Oh, I'm not denying that American craft beers are not European styles. I'm just saying that English bitters, milds and nut browns, are great beers but they are somehow canonically trapped and because of their subtlety you can't do much with them. The craft beer revolution here is about making a few good beers but also messing with them, and doing unique things with them. To do so with a mild English beer would be like throwing barbecue sauce on sushi. The IPA style took hold here because you can fuck around with it.
Good old American Exceptionalism.
So I guess that British breweries making beers with American hops doesn't show that we can take what others have done to our beers and recreate and improve on it?
Guess I haven't been drinking smoked porters and Black IPAs and Vanilla stouts etc. etc.
The rest of the world creates, America fucks with it. Yup, that's how the world works...
Here's a few beers from a brewery down the road from me:
- Wild Swan (3.5% abv): white gold in colour, aromas of bitter lemon and spices.
- Lord Marples (4.0% abv): named after former owners of Thornbridge Hall, this is a classic bitter, with tastes of honey and caramel.
- Brock (4.1% abv): velvety dark, exceptionally smooth and creamy stout with soft treacle flavours and a full body.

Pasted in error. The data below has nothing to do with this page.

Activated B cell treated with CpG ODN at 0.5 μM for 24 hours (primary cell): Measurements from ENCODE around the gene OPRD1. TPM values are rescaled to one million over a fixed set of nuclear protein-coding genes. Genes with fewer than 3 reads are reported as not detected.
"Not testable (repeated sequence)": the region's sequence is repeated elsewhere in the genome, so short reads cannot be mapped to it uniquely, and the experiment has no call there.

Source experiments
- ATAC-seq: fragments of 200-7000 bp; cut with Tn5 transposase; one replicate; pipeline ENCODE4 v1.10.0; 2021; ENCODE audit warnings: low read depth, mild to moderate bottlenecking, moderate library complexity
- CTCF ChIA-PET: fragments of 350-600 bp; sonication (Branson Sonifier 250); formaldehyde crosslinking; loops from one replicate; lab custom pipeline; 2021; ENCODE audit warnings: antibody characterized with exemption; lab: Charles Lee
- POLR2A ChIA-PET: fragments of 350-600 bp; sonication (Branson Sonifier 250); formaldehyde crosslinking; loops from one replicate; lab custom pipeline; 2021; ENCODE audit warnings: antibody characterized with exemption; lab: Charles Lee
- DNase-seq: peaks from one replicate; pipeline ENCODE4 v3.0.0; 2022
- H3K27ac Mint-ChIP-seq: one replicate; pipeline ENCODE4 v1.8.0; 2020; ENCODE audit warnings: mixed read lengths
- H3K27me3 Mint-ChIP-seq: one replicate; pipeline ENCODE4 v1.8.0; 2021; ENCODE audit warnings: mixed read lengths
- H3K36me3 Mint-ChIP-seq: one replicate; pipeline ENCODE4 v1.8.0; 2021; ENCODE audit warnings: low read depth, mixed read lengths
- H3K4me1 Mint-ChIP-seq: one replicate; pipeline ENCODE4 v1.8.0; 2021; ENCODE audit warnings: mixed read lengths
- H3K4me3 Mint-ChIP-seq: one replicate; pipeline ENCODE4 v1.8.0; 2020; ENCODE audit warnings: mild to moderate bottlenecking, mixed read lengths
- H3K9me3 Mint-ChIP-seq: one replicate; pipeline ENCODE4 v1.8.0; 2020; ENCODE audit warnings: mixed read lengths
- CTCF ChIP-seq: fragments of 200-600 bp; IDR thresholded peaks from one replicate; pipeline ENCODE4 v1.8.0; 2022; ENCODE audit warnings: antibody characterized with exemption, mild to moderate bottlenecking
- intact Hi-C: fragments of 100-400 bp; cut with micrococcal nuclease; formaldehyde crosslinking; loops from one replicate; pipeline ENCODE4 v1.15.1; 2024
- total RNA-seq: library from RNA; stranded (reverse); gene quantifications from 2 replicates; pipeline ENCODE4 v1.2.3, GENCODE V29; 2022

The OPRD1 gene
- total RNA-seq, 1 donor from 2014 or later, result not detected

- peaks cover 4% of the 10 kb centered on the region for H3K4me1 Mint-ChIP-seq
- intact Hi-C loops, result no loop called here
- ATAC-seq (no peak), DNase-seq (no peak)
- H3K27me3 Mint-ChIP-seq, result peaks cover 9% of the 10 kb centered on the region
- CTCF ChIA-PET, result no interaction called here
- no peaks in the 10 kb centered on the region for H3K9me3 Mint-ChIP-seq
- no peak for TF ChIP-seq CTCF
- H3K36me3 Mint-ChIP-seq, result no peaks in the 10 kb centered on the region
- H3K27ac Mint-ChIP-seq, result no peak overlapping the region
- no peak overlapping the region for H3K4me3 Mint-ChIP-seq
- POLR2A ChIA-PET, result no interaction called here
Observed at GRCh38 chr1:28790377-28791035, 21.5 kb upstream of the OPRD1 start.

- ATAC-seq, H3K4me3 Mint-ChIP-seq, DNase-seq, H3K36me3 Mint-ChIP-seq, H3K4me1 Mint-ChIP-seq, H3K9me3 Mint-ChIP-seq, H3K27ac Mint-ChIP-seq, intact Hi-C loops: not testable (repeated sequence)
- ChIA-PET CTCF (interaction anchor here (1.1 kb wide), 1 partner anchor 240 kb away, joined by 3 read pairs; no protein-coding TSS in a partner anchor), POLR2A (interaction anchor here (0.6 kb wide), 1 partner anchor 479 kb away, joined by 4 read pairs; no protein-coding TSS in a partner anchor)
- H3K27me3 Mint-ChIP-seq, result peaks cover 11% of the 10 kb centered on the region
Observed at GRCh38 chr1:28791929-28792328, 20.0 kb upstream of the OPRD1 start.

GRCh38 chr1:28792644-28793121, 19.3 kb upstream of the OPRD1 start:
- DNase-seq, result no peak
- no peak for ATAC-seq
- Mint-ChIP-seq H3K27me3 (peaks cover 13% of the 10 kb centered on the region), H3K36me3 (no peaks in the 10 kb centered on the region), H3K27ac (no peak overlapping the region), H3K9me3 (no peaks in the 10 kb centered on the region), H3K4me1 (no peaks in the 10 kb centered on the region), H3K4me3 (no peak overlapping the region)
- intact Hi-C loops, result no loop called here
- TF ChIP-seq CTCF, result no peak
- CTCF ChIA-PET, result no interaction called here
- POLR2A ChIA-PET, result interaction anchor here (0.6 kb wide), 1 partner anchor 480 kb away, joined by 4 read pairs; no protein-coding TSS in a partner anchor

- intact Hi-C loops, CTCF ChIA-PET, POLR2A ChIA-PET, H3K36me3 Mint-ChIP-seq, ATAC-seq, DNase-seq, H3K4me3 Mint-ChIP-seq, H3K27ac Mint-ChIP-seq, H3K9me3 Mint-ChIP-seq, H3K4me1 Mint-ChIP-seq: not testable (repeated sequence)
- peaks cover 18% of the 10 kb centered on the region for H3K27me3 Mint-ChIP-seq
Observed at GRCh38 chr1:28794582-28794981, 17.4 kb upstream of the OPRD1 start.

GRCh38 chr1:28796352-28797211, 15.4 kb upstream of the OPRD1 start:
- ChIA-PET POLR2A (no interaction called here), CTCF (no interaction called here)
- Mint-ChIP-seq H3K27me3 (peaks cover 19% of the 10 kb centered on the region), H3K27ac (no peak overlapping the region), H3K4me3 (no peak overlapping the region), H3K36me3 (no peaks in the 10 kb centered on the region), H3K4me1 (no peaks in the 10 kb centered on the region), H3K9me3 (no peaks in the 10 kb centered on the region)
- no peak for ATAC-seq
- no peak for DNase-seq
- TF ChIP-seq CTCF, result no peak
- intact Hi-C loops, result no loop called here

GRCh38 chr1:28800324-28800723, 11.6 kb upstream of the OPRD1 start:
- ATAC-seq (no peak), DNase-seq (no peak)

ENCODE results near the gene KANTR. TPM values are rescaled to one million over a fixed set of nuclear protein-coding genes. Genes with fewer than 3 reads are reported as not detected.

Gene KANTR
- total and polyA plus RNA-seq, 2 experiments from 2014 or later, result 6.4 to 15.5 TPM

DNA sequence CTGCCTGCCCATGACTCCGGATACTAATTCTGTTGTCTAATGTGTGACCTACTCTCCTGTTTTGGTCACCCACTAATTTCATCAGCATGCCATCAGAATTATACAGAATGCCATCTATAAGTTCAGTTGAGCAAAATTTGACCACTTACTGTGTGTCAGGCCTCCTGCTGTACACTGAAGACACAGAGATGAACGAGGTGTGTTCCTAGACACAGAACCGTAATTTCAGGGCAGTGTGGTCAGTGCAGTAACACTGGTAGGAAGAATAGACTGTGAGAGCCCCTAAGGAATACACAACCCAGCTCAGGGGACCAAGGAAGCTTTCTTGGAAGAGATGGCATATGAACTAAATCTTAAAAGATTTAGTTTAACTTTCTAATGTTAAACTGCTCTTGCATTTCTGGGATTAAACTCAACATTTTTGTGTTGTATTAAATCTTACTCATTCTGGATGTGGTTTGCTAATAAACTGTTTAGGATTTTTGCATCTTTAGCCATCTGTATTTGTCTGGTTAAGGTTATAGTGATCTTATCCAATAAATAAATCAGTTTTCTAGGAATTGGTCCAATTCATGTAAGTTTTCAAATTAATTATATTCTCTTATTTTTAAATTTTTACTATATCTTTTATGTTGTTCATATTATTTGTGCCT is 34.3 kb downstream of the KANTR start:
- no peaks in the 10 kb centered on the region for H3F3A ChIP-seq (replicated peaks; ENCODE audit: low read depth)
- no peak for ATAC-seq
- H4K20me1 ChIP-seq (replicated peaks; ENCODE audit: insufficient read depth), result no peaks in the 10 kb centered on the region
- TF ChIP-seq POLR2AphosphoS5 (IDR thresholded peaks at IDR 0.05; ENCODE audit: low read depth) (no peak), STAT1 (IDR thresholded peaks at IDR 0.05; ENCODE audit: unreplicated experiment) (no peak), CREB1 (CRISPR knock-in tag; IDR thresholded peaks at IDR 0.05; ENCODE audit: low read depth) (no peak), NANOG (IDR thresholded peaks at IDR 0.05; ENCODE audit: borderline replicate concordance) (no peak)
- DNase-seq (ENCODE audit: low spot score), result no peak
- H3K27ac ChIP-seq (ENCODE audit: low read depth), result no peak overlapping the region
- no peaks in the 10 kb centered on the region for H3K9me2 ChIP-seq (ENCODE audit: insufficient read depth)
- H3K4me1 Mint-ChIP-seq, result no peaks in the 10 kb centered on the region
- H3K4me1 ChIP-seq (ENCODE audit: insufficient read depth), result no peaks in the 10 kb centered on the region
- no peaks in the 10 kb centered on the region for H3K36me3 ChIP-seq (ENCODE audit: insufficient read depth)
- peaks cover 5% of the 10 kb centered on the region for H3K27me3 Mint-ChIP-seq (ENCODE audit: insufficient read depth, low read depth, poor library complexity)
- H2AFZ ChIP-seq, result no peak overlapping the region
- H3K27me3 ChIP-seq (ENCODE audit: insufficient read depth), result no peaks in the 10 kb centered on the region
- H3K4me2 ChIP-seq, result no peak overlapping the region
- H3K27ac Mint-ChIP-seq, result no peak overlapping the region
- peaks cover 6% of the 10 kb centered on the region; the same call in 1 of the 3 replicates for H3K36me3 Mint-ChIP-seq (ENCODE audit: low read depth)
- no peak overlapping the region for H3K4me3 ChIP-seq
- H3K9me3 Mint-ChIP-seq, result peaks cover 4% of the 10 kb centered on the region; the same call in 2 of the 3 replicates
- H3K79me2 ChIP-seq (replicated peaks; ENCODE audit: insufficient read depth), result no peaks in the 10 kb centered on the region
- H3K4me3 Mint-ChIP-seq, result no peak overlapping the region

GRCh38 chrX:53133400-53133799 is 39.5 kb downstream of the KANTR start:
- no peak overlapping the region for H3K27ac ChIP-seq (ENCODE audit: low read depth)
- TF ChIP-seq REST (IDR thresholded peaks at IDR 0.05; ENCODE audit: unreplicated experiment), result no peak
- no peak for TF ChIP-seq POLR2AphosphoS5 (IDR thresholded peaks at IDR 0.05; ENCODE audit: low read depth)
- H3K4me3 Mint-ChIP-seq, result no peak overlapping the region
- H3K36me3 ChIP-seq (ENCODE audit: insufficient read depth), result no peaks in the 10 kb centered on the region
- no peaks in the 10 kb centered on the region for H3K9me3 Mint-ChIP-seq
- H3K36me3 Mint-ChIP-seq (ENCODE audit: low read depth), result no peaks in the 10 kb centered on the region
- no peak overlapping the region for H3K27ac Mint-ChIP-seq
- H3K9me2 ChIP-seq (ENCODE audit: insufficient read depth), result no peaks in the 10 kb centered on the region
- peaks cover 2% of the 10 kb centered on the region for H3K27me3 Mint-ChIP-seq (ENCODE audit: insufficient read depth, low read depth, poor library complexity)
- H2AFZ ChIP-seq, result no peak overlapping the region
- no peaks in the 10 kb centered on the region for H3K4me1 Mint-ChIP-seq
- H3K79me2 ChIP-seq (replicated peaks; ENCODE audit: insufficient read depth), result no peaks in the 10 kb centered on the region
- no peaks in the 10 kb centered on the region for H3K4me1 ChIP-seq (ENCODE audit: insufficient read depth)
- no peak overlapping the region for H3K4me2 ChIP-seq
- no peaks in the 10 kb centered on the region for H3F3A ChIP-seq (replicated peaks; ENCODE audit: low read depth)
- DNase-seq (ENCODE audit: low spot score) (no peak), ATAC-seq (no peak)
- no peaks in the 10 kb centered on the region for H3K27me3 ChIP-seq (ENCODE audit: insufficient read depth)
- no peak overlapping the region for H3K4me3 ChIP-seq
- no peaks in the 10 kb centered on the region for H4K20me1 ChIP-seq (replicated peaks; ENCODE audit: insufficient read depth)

- Lumford (3.9% abv)
- Black Harry (3.9% abv): a mild ale
- Craven Silk (4.0% abv)
- Warp (4.5% abv): brewed to commemorate the anniversary of Warp Films.
- Jaipur IPA (5.9% abv): an India Pale Ale, soft and smooth with massive hoppiness and honey which slowly converts into a powerful but pleasant, enduring, bitter finish.
- St. Petersburg (7.4%, 7.7% or 9% abv): a full bodied stout, chocolaty, malt flavours with a coffee finish and so named because John Morewood, who bought Thornbridge Hall in 1790, made his money selling linen to St Petersburg in Russia.
- Hopton (4.3% abv): burnt gold English pale ale with hints of citrus and biscuit character, this is a showcase of the Bramling Cross hop
- Kipling (5.2% abv): golden blonde beer with an exquisite passionfruit, gooseberry and mango aroma, its initial sweetness and full body are balanced by a lasting grapefruit-like finish. It was the first beer in the UK to be brewed with the Nelson Sauvin hop from New Zealand.
- Chiron (5.0% abv): golden coloured American pale ale with a spicy, citrus aroma which balances tangy fruit with biscuity malt before ending with dry, bitter hops.
- Pollards (5.0% abv): a chocolate stout
- Puja (6.7% abv): IPA brewed with jasmine having a sweet, floral taste with a big hop finish.
- Brother Rabbit (4.0% abv): crisp golden ale with a clean, hoppy aroma and a resinous finish and some bitterness.
- Sequoia (4.5% abv): American amber ale, smooth and velvety with a medium body with hints of roasted hazelnut, toffee and caramel malt flavours.
- Bracia (9.3% abv): an imperial stout
- Calver (7.4% abv): a smooth but powerful imperial rye ESB, deep copper in colour.